My family and I just returned from nine days in Buenos Aires and had a very good experience with significant help from this forum. As a first-time visitor to BA, and to Argentina, wanted to share some lessons and dispel a lot of the myths I read about on this forum and others. For context, I traveled with my wife and our 7yo and 3yo. None of us speak Spanish and I was the only one who had previously visited a developing country.
-Warnings about safety are overblown. Yes, crime is certainly a big issue even in the nicest parts of BA. But if you've lived in an urban environment in the US or Europe, a lot of traveling around the city is commonsense. Dress like a local, don't flash expensive jewelry, electronics, or cash, and don't unfold a big map on the streets. Heck, it sounds like if you skip Av. Florida altogether, you'll avoid many of the scams. From what we saw of it, that was one of the least attractive parts of the city anyway so you won't miss much.
-Radio cabs (remise) are very easy to hail on the street or have a restaurant or hotel call them for you. At current exchange rates, we found it hard to go anywhere for more than the equivalent of US$6.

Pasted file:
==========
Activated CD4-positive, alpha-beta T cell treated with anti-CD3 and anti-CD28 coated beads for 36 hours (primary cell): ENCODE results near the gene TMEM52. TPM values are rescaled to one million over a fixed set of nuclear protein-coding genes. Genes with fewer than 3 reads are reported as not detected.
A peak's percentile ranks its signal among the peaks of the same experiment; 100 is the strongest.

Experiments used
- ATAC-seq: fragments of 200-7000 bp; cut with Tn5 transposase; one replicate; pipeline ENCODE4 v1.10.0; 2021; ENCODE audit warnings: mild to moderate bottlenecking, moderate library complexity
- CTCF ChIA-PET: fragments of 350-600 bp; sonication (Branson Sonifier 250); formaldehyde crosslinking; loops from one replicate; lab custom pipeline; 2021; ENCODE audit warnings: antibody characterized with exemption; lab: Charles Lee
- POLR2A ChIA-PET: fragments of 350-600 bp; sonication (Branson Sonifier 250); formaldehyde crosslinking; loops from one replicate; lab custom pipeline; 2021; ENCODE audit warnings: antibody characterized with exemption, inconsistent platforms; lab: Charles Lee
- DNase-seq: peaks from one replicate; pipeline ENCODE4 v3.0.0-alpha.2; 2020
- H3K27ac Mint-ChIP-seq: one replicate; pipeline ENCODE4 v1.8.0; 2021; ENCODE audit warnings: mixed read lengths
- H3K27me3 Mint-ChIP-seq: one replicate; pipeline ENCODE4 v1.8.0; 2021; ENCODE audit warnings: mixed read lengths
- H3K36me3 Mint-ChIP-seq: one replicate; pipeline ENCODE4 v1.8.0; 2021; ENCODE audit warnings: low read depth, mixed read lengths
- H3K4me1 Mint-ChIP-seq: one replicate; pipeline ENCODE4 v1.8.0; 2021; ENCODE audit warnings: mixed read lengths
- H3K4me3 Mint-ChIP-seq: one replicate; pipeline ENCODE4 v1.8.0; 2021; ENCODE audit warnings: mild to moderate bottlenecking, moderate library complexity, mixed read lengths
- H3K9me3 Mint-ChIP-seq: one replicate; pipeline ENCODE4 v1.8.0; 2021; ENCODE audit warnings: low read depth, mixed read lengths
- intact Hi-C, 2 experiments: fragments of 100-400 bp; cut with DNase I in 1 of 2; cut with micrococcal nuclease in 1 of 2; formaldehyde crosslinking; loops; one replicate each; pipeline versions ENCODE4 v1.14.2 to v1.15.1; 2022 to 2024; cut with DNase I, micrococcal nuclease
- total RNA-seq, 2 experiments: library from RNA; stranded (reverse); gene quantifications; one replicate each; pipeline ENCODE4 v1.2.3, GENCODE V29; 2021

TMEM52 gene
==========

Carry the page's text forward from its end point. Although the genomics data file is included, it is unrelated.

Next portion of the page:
-Bring USD and change it on the blue market, which is a lot easier to do even from us non-Spanish-speaking gringos than we ever expected, or use a wire transfer service like Xoom.com. The additional AR$2-3 you get per US$1 will go a long way during the trip.
-The modern art in BA is fantastic. MALBA is to open until 830p or later every night and is a pretty quick jump over Palermo Soho for dinner -- even compared to DC and NY, it was very exciting to have a pre-dinner date at a hopping museum filled with interesting art. There are also two relatively new museums in San Telmo, MACBA and MAMBA, with more contemporary and modern art that are worth the trips. The architecture for all of these museums were interesting enough to keep our children occupied.
-It's hard to overstate how wonderful the parks are. We live in DC and spend a lot of time in NY and SF and BA beats them both hands-down in terms of diversity and activities in the parks -- it's a lot like Paris in that way, but with a much more relaxed attitude. This alone made it our kids favorite city to visit!
-While we were disappointed with much of the food, and particularly the pizza, the helado was as great as advertised. Our favorite was Jauja in the 3900 block of Avenida Cervino. It focused on Patagonian ingredients and had really creative flavors. In Recoleta, Cafe Gretha is an excellent spot for breakfast or afternoon cortado (and leche con chocolate for the kids). The staff was extremely attentive and patient with our children and makes excellent, in-house pastries, including medialunas, of course! Also loved Cafe Rivas in San Telmo and Las Pizarras in Palermo. The food at both was superb and prices extremely affordable. They're more date-night than for kids, but far less tourist-y than most of the parillas we walked past.